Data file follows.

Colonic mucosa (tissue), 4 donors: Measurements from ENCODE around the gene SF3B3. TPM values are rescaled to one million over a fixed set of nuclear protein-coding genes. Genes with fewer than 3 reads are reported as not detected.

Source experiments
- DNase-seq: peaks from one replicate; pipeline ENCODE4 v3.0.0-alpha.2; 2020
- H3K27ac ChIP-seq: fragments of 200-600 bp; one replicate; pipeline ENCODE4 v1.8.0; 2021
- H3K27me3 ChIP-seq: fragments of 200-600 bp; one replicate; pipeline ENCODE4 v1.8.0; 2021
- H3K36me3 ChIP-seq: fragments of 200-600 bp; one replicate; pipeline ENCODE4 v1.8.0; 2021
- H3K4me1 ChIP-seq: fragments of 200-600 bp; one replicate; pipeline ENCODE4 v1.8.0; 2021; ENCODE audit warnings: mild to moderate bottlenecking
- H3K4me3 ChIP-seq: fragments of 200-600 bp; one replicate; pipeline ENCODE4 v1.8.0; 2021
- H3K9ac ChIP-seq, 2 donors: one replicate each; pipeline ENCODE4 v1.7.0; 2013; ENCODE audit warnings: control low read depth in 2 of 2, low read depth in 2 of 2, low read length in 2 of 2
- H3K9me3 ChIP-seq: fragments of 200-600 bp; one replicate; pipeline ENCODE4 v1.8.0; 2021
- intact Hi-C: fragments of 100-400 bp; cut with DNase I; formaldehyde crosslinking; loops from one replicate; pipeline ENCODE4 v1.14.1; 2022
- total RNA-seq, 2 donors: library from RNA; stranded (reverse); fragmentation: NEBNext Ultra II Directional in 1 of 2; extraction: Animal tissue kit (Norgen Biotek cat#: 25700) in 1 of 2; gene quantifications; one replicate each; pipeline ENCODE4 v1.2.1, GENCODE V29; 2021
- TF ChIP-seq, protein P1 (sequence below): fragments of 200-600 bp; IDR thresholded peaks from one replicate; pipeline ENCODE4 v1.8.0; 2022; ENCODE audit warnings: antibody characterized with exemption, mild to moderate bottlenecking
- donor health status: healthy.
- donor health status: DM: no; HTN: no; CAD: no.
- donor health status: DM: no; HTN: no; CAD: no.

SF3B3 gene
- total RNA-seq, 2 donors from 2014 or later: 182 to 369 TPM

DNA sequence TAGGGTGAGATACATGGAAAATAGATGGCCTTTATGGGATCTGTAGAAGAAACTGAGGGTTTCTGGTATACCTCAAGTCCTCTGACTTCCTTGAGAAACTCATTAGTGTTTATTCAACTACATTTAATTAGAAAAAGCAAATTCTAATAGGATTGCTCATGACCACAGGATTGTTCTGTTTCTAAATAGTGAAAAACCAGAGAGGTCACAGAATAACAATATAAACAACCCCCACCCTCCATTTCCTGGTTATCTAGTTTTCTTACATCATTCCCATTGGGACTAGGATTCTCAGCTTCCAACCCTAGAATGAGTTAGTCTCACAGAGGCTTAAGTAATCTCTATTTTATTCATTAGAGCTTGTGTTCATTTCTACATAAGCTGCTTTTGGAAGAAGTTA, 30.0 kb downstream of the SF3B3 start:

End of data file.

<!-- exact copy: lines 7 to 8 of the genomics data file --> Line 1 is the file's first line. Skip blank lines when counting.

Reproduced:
- H3K4me1 ChIP-seq: fragments of 200-600 bp; one replicate; pipeline ENCODE4 v1.8.0; 2021; ENCODE audit warnings: mild to moderate bottlenecking
- H3K4me3 ChIP-seq: fragments of 200-600 bp; one replicate; pipeline ENCODE4 v1.8.0; 2021